Many people don’t realize that doctors are willing to negotiate costs with patients who don’t have healthcare coverage. Consumers can also use the strategies below if they have outstanding medical debts, or are planning to have a medical procedure, but they know that specific procedure won’t be covered by insurance. Follow the following five steps to lower your medical bills:
1. Ask the right person for a discount.
This is almost always the doctor herself. Not the office manager or the secretary at the front desk who might schedule your next appointment. Instead, let your doctor know if you’re uninsured or if your healthcare company won’t cover certain procedures. Say: “Doctor, I really want to have this procedure done, but I’m afraid that I won’t be able to afford it, since my insurer won’t cover the cost. Can you work with me on my bill so I can get the care that I need?”
2. Be flexible and open-minded.
Don’t make it seem like you’re just trying to weasel out of paying. Let the doctor know that you understand her situation too. She’s working hard and deserves to be fairly compensated. So indicate flexibility and a willingness to work out a reasonable deal. For example, if a doctor can’t offer you a significant price break ask: “At the very least, can I establish a payment plan with your office to pay this bill over one year or some agreed-upon time frame?”
3. Arm yourself with information.
Before having any kind of check-up, exam, surgery or medical procedure, you should know the going rates for such services. Hospitals often will slash your bill from full-price to what they charge Medicare, since that’s seen as a benchmark for costs. Look up Medicare reimbursement rates on the Center for Medicare & Medicaid Services web site at: http://www.cms.hhs.gov. With this knowledge, you can ask for a significant price reduction; this is why it’s important to keep a back-up of your documents and medical records with medical scanning services. The same thing applies to old medical bills that are past due. The reason: Insurance companies typically pay out only one-third to one-half of what they’re billed by doctors, hospitals and clinics. Why should you pay more than insurers pay?
4. Use cash as leverage.
Assume a doctor normally bills $150 for a routine physical, it would not be unreasonable to say: “I believe your insurance rate for physicals is $150. Is it possible for me to pay $75 if I pay in cash today?” You may not get a whopping 50% off your doctor’s bills. But even a 25% to 30% discount would be a welcome price break.
5. Hire a Medical Advocate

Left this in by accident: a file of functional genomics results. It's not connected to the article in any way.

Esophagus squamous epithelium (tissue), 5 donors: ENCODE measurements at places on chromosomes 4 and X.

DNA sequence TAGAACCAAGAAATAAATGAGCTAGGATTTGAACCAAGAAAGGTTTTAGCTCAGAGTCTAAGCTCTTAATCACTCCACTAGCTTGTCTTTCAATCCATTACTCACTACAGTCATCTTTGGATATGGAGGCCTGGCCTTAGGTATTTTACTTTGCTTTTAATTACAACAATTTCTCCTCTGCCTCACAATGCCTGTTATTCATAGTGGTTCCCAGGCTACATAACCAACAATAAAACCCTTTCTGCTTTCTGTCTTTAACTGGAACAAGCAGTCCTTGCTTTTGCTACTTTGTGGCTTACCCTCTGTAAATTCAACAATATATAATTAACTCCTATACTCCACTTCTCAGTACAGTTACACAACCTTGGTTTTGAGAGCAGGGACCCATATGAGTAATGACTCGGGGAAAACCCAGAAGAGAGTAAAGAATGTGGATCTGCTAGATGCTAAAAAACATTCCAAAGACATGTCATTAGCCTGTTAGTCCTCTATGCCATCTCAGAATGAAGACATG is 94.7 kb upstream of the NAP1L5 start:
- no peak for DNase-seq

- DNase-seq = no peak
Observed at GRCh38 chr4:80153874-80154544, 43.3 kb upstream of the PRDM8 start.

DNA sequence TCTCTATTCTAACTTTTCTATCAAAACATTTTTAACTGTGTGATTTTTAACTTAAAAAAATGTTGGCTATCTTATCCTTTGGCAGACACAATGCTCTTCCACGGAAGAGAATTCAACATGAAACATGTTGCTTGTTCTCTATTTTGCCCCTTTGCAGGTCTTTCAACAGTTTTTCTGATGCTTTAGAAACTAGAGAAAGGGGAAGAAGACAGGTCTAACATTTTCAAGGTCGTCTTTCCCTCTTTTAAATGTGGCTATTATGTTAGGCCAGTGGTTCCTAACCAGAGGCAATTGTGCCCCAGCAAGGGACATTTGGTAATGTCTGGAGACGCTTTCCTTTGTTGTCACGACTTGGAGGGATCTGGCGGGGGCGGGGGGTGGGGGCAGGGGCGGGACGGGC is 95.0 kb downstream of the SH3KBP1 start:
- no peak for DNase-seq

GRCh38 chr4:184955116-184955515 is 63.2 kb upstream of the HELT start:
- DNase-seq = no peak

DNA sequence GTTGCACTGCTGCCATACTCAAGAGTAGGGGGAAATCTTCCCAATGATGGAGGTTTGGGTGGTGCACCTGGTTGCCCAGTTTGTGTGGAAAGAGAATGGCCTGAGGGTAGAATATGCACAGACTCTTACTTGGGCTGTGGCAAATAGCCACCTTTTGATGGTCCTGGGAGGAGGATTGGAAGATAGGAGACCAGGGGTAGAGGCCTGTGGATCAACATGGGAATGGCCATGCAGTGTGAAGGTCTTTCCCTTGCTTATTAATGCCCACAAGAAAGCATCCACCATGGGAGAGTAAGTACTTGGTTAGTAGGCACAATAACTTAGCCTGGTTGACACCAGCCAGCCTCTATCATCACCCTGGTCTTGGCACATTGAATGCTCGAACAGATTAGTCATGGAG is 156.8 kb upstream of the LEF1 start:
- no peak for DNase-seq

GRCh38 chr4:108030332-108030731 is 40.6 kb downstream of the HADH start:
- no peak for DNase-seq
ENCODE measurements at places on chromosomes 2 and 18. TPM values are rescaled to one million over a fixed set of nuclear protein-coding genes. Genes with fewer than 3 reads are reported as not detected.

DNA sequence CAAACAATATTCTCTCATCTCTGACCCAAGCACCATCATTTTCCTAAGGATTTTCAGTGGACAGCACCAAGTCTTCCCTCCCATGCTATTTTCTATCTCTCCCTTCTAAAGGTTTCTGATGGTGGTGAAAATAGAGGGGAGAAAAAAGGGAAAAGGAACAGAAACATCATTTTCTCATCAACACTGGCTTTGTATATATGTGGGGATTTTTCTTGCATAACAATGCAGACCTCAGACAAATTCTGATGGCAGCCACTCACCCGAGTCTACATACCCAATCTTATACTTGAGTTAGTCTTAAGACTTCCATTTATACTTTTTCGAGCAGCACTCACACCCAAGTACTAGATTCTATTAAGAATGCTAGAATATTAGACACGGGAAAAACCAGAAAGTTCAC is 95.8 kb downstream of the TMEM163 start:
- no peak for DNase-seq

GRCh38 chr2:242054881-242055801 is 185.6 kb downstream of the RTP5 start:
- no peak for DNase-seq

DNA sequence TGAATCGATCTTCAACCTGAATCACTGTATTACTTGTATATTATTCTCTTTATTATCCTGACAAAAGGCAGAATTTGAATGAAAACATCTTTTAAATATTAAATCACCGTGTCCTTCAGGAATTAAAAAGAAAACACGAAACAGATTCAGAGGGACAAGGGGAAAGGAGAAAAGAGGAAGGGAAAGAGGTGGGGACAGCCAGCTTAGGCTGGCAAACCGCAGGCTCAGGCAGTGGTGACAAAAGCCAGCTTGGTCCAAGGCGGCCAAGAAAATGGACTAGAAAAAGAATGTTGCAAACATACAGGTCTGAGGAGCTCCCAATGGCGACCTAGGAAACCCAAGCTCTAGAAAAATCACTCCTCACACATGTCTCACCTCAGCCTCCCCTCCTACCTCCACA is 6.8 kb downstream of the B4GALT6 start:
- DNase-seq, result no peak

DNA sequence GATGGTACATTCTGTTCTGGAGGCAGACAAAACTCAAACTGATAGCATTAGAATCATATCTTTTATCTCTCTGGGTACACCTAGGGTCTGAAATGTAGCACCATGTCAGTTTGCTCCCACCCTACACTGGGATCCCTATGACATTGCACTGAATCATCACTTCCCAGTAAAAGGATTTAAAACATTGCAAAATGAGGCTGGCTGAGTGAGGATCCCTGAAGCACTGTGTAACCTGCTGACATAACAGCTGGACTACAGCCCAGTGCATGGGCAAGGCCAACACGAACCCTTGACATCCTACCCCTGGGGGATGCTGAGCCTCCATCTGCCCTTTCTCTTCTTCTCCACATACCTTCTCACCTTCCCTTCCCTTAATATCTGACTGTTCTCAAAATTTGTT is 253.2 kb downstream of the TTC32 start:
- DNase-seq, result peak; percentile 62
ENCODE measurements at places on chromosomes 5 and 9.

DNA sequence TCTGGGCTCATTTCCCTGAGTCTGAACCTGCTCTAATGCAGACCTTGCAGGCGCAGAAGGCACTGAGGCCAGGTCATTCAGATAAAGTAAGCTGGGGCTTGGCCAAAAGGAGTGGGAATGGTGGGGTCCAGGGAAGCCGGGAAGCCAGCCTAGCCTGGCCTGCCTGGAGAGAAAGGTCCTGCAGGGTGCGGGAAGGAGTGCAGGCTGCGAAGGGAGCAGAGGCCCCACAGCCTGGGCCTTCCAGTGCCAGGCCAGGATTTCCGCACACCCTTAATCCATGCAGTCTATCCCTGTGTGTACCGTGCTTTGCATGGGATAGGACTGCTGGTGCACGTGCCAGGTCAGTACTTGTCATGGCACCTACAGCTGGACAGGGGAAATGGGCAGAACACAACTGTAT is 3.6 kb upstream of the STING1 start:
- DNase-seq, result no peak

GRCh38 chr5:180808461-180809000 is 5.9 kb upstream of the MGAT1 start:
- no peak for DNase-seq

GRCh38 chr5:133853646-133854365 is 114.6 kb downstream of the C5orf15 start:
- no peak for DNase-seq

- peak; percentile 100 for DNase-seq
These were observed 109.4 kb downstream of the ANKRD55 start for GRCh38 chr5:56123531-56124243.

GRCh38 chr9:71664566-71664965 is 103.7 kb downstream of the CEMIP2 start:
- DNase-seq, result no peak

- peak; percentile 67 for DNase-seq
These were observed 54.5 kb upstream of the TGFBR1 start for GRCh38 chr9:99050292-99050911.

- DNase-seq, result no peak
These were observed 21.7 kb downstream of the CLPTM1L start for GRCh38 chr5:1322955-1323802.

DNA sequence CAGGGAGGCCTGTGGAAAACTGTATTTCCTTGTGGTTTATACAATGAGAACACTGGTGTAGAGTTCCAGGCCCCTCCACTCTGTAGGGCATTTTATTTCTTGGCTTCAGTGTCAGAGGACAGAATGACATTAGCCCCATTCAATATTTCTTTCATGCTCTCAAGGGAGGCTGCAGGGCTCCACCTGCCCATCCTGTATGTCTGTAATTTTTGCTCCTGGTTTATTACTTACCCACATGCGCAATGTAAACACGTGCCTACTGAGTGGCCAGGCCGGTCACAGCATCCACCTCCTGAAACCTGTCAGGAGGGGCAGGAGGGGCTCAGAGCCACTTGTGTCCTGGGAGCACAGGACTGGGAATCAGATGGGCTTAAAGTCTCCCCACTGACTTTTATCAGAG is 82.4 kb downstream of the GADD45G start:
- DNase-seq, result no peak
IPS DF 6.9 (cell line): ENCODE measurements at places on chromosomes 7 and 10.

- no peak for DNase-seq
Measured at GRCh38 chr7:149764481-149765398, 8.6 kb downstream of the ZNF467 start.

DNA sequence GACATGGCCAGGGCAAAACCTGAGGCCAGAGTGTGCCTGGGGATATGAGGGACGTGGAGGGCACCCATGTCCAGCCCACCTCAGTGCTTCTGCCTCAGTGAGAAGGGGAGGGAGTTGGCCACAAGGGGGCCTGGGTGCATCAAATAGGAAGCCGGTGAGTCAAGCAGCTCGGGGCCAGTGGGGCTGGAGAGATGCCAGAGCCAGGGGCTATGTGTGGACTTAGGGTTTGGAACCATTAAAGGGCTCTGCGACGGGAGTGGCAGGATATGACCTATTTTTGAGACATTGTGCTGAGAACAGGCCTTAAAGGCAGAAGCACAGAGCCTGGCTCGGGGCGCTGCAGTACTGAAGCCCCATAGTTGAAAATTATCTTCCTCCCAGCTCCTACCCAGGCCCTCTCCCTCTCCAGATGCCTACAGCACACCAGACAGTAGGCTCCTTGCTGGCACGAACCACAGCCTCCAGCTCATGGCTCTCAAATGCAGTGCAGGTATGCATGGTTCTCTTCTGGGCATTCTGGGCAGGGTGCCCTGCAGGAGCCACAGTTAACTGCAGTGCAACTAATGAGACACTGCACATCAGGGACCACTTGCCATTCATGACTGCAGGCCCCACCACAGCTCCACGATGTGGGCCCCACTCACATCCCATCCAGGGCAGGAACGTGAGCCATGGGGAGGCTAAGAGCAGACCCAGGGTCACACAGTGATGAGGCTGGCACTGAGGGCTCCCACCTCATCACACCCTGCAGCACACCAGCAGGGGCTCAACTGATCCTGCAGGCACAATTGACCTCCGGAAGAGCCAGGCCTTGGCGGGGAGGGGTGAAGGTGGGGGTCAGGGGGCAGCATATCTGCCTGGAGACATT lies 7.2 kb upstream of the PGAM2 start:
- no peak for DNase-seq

If your own efforts at getting a hospital or healthcare provider to reduce a medical bill prove unsuccessful, (perhaps because the hospital is demanding a lump sum payment), a qualified medical advocacy agency will likely be able to convince the hospital to accept a payment plan. For help, contact: Medical Billing Advocates of America (www.billadvocates.com), which has specialists all across the country to help patients deal with health-related bills.
Medical bills are the leading cause of bankruptcy in America. Don’t let unpaid medical debt – large or small – hurt your finances and jeopardize your credit rating. Take action today to knock out those medical bills and restore yourself to financial health.
Lynnette Khalfani-Cox, The Money Coach®, is a personal finance expert, speaker, and author of 15 money-management books, including the New York Times bestseller Zero Debt: The Ultimate Guide to Financial Freedom.
Lynnette has been seen on more than 1,000 TV segments nationwide, including television appearances on Oprah, Dr. Phil, The Dr. Oz Show, The Steve Harvey Show, Good Morning America, The TODAY Show and many more.
All information on this blog is for educational purposes only. Lynnette Khalfani-Cox, The Money Coach, is not a certified financial planner, registered investment adviser, or attorney. If you need specialty financial, investment or legal advice, please consult the appropriate professional. Advertising Disclosure: This site may accept advertising, affiliate payments or other forms of compensation from companies mentioned in articles. This compensation may impact how and where products and companies appear on this site. AskTheMoneyCoach™ and Lynnette Khalfani-Cox, The Money Coach® are trademarks of TheMoneyCoach.net, LLC.